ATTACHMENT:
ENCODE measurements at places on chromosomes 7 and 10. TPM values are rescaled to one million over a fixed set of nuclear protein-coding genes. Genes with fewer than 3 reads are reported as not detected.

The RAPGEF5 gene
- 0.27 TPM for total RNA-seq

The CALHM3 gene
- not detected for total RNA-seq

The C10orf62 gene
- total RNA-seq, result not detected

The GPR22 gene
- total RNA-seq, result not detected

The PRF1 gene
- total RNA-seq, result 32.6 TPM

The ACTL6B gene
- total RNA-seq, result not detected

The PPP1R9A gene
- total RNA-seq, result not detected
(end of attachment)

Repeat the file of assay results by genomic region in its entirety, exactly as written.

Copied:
ENCODE measurements at places on chromosomes 7 and 10. TPM values are rescaled to one million over a fixed set of nuclear protein-coding genes. Genes with fewer than 3 reads are reported as not detected.

The RAPGEF5 gene
- 0.27 TPM for total RNA-seq

The CALHM3 gene
- not detected for total RNA-seq

The C10orf62 gene
- total RNA-seq, result not detected

The GPR22 gene
- total RNA-seq, result not detected

The PRF1 gene
- total RNA-seq, result 32.6 TPM

The ACTL6B gene
- total RNA-seq, result not detected

The PPP1R9A gene
- total RNA-seq, result not detected